Insurance law

In a nutshell

Insurance 2

Insurance is the practice of hedging against financial risk; the practice and its fallout require a lot of legal work. Insurance and reinsurance (even insurers are vulnerable to financial risk and they transfer part of their risk on to reinsurers) are practiced by a significant number of specialist law firms and general commercial outfits across the USA. Insurance can be split into many sub-specialties (see below), and firms may offer all or some of these services. 

The regulation of insurance companies is split between the state and federal level: though most is done among states, which are responsible for investigating practices and regulating insurance rates, the National Association of Insurance Commissioners (made up of the chief regulators of 50 states) provides oversight across the industry at state level. Among its main responsibilities is to protect consumers and ensure uniform financial reporting. The Dodd-Frank Act also established the Federal Insurance Office (FIO), an organization within the US Treasury Department which analyzes risk or issues in the insurance market that could have any serious ramifications for the wider industry and US economy.

It's possible to insure pretty much anything against almost any eventuality. Put differently, insurance is taken out to cover risks including human error, accidents and natural disasters. The most common types of insurance that lawyers deal with are: insurance against the destruction of tangible assets (e.g. property); insurance against the loss of intangible assets (e.g. revenue streams); and insurance against mistakes made by professionals. Insurance lawyers work on cases related to property damage, product liability, fraud, insolvency, directors' and officers' liabilities (D&O), aviation, business interruption, mortgage losses, political events, technology, energy, environment, construction, finance... the list goes on. Disputes arise between the insured policyholder and the insurer; between the insured plus the insurer and another party; or between the insurer and the reinsurer.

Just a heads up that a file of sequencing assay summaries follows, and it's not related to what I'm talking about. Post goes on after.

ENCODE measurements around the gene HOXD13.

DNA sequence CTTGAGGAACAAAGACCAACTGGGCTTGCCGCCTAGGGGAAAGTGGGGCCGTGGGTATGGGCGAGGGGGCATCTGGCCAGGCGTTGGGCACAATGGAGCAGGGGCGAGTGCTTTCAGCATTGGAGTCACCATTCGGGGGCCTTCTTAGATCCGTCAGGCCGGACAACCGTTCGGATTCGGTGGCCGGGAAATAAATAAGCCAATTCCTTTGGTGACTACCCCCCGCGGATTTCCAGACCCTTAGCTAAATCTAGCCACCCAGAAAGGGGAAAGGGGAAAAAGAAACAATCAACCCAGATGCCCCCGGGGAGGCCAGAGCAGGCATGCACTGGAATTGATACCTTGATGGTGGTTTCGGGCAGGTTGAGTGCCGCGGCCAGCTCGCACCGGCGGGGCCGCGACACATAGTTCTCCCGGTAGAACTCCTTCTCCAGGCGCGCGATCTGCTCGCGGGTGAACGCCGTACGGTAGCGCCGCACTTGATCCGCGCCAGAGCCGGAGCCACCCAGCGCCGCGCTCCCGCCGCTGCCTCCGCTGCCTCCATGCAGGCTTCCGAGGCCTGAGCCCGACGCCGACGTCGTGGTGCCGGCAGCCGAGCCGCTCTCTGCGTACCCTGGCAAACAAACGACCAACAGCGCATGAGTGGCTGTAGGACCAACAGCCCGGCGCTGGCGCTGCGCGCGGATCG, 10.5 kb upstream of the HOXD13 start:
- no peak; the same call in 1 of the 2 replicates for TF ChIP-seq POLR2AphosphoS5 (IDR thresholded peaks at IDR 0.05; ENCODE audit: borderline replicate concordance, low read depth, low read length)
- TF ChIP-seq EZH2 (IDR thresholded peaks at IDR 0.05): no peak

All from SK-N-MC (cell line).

Some lawyers specialize in the transactional aspects of the insurance industry, advising on tax, regulations, restructurings, drafting insurance policies, and M&A activity between insurance companies.

 

What lawyers do

Insurance litigation attorneys handle many different types of insurance-based claims and can be either prosecutors or defense attorneys. Some of the main areas include:

Commercial insurance disputes

  • Work on claims related to things as varied as properties damaged by flood or fires, oil rigs destroyed by hurricanes, or gold mines nationalized by socialist governments.
  • Work on disputes between insurers and the insured over insurance payouts and what insurance coverage consists of, or act for the insurer and the insured together in litigation with a third party.
  • Assess coverage and the insurer's liability.
  • Interview witnesses to find out how events occurred.
  • Value the claim and build up the case for what the client feels is an adequate settlement.
  • Attend court or mediations/arbitrations in order to come to a settlement.

Products liability disputes

  • Assess insurance implications across a range of cases involving everything from defective pharmaceutical products to food and beverage contaminations.

Transactions

  • Broadly similar to the work of a general transactional lawyer. There are extra rules and regulations governing insurance transactions which lawyers need to take into account.

Professional indemnity/errors and omissions

  • Represent professionals accused of malpractice and their insurers. The professions most often affected include engineers, architects, surveyors, accountants, brokers, financial advisers and solicitors as well as doctors, dentists, surgeons, etc.
  • Investigate a claim, assess its authenticity and look into the coverage of a given insurance policy to determine an insurer's degree of liability.
  • Take advice from experts on professional conduct.
  • Draft letters in response to claims.
  • Prepare documents for court or out-of-court settlements.